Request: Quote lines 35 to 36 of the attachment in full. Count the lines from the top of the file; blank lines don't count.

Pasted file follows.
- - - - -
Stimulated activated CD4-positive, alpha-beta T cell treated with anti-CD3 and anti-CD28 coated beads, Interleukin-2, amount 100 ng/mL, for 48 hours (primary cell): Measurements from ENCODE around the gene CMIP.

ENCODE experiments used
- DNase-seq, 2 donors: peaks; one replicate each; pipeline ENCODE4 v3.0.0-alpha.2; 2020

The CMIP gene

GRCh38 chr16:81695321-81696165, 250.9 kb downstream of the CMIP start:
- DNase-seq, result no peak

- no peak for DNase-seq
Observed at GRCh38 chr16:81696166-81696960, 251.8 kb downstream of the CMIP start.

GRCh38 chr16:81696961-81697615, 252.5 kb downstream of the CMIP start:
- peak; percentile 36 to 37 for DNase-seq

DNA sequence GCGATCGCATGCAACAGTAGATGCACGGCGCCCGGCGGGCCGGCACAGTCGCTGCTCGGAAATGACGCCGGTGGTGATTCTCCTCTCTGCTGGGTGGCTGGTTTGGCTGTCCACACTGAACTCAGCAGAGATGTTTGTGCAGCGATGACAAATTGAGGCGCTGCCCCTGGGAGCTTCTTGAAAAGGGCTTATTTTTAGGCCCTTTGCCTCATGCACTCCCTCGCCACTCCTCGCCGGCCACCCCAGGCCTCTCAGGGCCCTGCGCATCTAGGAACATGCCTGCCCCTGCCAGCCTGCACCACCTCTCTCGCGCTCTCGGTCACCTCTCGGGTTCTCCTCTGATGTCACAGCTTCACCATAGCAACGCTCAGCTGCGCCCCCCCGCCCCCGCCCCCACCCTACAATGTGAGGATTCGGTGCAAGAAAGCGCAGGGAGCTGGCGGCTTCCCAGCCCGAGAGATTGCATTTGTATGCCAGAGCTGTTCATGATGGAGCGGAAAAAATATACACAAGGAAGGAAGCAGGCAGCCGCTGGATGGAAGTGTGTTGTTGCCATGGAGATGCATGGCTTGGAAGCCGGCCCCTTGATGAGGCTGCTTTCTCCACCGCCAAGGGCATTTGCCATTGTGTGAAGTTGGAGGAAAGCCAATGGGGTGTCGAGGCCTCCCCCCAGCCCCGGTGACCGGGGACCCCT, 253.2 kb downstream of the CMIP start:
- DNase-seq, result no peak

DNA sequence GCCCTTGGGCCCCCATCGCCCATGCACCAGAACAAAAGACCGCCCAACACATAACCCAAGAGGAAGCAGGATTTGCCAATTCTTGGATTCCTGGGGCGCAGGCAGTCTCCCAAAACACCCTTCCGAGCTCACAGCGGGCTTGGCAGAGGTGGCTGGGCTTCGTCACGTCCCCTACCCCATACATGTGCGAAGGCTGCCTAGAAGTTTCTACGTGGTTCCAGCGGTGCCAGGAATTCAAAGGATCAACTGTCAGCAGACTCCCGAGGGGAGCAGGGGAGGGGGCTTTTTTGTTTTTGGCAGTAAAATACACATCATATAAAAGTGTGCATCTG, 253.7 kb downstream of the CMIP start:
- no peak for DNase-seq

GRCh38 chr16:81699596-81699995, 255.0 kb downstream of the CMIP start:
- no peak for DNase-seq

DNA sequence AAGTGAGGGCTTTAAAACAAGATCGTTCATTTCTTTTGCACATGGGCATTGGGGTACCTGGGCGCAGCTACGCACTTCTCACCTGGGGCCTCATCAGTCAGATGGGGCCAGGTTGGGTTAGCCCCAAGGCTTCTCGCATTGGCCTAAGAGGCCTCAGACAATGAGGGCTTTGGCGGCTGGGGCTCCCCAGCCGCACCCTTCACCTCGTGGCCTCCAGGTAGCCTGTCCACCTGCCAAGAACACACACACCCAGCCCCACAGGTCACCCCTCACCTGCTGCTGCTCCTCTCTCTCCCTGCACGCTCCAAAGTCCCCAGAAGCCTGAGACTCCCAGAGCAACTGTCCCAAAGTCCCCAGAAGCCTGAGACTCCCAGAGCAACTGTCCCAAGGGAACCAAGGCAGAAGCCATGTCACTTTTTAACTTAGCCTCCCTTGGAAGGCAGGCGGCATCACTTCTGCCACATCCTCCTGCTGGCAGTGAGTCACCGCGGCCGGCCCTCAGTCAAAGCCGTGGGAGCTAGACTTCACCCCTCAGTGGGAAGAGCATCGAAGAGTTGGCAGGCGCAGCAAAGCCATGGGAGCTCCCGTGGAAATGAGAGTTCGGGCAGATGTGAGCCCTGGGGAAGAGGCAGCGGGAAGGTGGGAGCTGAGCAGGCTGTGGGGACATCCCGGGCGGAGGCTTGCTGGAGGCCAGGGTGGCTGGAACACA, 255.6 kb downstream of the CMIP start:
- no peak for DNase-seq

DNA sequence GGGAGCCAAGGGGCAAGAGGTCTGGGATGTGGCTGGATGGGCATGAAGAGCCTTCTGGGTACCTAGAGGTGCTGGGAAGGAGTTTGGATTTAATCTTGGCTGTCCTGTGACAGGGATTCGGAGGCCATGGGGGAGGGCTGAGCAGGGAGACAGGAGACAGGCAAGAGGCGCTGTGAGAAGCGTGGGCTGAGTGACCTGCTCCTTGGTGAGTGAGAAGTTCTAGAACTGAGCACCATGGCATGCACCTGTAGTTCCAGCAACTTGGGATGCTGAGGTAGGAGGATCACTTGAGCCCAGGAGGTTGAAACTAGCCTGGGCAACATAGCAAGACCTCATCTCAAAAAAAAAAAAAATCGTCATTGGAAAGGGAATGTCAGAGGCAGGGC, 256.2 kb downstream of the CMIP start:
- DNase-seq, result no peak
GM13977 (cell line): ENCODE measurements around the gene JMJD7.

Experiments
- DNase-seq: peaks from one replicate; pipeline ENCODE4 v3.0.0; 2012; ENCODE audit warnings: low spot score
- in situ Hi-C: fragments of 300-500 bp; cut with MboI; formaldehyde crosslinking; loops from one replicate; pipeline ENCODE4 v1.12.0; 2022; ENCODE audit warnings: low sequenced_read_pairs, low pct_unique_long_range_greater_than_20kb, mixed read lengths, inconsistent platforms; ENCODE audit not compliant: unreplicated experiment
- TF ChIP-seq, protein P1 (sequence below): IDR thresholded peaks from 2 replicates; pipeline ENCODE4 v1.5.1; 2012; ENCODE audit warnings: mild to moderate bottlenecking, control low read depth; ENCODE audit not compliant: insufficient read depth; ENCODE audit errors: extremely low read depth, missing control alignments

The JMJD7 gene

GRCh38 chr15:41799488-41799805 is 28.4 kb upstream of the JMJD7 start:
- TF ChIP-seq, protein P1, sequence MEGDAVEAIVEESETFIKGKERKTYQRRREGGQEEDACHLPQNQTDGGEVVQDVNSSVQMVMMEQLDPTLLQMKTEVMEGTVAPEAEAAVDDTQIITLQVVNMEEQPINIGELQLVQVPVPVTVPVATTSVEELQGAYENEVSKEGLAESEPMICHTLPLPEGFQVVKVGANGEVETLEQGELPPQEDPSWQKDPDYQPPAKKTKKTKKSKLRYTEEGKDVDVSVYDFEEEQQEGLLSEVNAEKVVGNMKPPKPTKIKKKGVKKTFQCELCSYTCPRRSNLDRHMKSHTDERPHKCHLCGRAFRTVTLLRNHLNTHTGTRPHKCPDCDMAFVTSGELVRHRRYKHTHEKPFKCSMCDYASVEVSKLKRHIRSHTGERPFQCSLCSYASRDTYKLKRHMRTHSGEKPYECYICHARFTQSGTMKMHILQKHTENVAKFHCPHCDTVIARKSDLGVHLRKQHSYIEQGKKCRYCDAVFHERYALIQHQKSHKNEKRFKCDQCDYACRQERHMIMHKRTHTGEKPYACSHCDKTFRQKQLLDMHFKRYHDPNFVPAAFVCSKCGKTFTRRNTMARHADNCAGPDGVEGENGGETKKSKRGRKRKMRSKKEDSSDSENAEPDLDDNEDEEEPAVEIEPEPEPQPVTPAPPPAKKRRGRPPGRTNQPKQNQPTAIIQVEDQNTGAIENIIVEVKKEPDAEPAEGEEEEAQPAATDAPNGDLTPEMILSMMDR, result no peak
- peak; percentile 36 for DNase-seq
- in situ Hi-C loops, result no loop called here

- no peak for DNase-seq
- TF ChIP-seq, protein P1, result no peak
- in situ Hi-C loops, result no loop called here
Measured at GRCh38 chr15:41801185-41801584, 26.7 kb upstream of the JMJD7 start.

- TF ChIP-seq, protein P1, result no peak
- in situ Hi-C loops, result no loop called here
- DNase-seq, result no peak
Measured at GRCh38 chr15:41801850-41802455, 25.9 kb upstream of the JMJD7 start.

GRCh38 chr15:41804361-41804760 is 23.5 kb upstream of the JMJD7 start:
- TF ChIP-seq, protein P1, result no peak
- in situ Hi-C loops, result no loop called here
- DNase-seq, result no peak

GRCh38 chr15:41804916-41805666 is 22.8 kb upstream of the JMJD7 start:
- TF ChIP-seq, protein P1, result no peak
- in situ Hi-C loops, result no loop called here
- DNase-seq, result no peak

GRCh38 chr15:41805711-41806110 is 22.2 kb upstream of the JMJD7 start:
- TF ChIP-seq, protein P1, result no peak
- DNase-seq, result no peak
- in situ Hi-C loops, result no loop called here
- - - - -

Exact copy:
- TF ChIP-seq, protein P1, result no peak
- in situ Hi-C loops, result no loop called here